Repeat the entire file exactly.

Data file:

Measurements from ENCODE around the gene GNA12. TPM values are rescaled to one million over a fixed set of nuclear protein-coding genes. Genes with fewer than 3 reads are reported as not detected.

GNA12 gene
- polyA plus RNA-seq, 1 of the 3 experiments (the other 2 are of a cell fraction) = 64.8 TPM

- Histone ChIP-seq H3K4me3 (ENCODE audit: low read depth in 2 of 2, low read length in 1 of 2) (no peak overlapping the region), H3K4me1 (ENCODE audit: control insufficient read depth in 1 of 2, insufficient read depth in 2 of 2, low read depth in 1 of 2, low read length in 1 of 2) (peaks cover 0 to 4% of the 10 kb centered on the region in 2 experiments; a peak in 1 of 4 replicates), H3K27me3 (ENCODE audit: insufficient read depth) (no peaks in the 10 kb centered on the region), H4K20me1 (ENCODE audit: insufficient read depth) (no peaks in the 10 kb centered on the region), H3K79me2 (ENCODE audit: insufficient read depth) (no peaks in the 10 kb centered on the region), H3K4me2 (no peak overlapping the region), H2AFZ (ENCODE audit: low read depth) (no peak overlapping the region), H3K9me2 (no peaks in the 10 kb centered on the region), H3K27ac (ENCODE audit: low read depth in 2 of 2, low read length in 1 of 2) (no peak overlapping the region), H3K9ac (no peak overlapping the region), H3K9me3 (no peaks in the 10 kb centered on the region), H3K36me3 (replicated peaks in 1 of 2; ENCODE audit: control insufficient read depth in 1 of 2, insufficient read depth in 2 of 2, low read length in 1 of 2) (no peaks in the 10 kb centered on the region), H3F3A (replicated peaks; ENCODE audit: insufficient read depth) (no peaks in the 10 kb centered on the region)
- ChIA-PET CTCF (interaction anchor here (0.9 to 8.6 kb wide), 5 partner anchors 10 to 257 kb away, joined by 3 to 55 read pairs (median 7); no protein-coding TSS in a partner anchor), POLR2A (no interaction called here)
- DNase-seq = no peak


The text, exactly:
Measurements from ENCODE around the gene GNA12. TPM values are rescaled to one million over a fixed set of nuclear protein-coding genes. Genes with fewer than 3 reads are reported as not detected.

GNA12 gene
- polyA plus RNA-seq, 1 of the 3 experiments (the other 2 are of a cell fraction) = 64.8 TPM

- Histone ChIP-seq H3K4me3 (ENCODE audit: low read depth in 2 of 2, low read length in 1 of 2) (no peak overlapping the region), H3K4me1 (ENCODE audit: control insufficient read depth in 1 of 2, insufficient read depth in 2 of 2, low read depth in 1 of 2, low read length in 1 of 2) (peaks cover 0 to 4% of the 10 kb centered on the region in 2 experiments; a peak in 1 of 4 replicates), H3K27me3 (ENCODE audit: insufficient read depth) (no peaks in the 10 kb centered on the region), H4K20me1 (ENCODE audit: insufficient read depth) (no peaks in the 10 kb centered on the region), H3K79me2 (ENCODE audit: insufficient read depth) (no peaks in the 10 kb centered on the region), H3K4me2 (no peak overlapping the region), H2AFZ (ENCODE audit: low read depth) (no peak overlapping the region), H3K9me2 (no peaks in the 10 kb centered on the region), H3K27ac (ENCODE audit: low read depth in 2 of 2, low read length in 1 of 2) (no peak overlapping the region), H3K9ac (no peak overlapping the region), H3K9me3 (no peaks in the 10 kb centered on the region), H3K36me3 (replicated peaks in 1 of 2; ENCODE audit: control insufficient read depth in 1 of 2, insufficient read depth in 2 of 2, low read length in 1 of 2) (no peaks in the 10 kb centered on the region), H3F3A (replicated peaks; ENCODE audit: insufficient read depth) (no peaks in the 10 kb centered on the region)
- ChIA-PET CTCF (interaction anchor here (0.9 to 8.6 kb wide), 5 partner anchors 10 to 257 kb away, joined by 3 to 55 read pairs (median 7); no protein-coding TSS in a partner anchor), POLR2A (no interaction called here)
- DNase-seq = no peak